Japan: Death row inmates file lawsuit over inhumane execution date information
Two death-row inmates in Japan are suing the country over the way prisoners are informed just hours before they are to be executed. They are demanding a change and asking for compensation for the effects of this “inhumane” practice, according to their lawyer.
The death penalty in Japan is carried out by hanging, and the practice of not informing prisoners of the timing until shortly before execution has long been criticized by international human rights organizations for the stress it causes prisoners, for whom any day could be their last.
On Thursday, two death row inmates filed a lawsuit in a district court in the western city of Osaka, calling the practice illegal because it did not give prisoners time to appeal.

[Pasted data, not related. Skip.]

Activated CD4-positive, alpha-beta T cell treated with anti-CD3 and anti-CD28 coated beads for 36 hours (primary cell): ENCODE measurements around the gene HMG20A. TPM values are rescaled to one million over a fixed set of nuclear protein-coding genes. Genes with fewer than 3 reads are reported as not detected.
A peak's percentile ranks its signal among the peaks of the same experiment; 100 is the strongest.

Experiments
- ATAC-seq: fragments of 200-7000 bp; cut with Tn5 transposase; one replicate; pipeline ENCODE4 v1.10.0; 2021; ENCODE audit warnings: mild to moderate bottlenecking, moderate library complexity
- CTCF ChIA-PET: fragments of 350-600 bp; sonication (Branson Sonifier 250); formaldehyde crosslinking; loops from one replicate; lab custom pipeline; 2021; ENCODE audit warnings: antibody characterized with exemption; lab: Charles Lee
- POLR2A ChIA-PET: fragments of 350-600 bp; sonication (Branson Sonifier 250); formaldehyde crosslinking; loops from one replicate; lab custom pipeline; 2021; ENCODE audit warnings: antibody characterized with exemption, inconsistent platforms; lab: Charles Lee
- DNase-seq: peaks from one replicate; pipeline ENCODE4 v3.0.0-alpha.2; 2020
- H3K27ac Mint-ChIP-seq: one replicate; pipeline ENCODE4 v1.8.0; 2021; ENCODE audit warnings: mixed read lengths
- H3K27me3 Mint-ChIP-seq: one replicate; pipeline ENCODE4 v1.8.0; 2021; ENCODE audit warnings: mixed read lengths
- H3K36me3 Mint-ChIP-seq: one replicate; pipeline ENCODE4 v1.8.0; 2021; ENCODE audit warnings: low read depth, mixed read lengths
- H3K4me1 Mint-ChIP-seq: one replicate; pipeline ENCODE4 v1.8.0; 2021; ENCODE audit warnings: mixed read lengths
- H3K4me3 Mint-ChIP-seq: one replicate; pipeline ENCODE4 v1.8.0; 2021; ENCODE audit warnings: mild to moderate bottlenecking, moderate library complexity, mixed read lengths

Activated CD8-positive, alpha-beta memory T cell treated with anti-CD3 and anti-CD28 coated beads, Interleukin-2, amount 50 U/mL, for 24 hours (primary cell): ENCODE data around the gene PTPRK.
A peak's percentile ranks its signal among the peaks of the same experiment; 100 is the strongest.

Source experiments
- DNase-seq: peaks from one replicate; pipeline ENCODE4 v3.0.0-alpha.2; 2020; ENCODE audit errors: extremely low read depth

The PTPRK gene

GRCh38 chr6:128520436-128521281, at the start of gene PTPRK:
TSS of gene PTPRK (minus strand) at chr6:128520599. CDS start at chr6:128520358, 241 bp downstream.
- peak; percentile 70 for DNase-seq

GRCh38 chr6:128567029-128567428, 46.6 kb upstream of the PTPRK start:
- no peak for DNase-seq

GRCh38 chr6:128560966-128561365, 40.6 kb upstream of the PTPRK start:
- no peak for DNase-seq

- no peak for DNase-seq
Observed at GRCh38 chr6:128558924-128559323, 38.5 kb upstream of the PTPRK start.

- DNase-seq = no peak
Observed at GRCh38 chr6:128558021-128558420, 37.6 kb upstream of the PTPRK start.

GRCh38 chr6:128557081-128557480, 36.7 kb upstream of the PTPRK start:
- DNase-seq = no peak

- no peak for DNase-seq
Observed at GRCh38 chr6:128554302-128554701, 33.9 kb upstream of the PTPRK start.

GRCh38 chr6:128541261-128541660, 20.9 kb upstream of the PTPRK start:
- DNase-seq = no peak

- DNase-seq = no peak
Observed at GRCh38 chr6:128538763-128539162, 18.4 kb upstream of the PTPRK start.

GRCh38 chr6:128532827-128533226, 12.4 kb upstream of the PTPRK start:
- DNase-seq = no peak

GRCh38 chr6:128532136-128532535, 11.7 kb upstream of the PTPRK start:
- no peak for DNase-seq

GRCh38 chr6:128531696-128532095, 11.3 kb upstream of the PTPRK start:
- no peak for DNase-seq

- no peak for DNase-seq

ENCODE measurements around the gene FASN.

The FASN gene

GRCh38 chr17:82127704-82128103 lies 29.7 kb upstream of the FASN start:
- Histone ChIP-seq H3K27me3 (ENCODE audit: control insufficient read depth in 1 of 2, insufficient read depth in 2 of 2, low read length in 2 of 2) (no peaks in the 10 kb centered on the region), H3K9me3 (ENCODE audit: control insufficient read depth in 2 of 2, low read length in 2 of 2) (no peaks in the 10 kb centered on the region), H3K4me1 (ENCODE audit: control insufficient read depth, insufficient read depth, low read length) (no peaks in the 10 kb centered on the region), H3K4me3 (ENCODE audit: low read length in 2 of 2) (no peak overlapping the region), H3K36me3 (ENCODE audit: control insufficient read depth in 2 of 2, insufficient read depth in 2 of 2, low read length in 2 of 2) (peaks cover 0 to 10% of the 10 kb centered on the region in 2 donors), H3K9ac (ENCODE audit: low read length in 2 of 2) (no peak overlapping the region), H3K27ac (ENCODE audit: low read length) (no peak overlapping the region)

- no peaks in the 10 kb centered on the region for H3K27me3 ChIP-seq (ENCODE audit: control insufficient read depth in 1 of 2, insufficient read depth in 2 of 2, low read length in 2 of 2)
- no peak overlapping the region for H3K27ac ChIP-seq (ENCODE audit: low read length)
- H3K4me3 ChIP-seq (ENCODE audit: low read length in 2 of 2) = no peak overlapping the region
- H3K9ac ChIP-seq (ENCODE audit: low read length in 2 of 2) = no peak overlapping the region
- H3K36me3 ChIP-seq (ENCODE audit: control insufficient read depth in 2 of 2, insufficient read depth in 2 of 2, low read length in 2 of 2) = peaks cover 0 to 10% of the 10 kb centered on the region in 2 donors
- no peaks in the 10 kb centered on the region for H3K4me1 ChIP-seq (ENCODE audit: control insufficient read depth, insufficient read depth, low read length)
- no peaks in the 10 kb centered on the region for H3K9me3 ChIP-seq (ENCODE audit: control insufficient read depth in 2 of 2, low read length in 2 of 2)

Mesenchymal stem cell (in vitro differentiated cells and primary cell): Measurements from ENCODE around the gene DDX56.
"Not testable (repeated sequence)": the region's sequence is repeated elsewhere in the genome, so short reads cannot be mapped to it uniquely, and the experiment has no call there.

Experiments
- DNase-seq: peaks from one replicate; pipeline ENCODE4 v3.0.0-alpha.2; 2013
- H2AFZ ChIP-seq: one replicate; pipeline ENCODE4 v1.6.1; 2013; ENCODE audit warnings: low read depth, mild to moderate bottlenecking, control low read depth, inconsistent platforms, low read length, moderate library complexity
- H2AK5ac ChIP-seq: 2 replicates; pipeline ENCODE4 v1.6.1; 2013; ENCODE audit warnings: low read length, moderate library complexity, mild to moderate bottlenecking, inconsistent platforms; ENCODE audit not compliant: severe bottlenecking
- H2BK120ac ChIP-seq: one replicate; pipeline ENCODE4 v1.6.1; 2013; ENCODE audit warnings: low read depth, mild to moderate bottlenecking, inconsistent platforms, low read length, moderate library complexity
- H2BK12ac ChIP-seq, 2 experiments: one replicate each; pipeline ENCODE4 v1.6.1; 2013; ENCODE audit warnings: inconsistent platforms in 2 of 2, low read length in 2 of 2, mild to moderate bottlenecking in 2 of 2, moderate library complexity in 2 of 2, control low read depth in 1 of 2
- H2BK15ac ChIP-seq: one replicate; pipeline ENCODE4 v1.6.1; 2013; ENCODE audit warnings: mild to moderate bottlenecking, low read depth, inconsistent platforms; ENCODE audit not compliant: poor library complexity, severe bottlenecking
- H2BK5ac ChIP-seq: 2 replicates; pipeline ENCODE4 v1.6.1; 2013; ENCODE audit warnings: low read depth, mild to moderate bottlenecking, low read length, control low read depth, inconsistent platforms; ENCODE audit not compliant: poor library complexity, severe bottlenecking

The United States and Japan are the only industrialized democracies that still carry out the death penalty, and human rights groups such as Amnesty International have been calling for change for decades.
According to the Ministry of Justice, 112 people are currently sentenced to death in Japan, but no one has been executed in nearly two years. Public opinion polls regularly show that a large majority of the population favors the death penalty, which is usually imposed in connection with murders.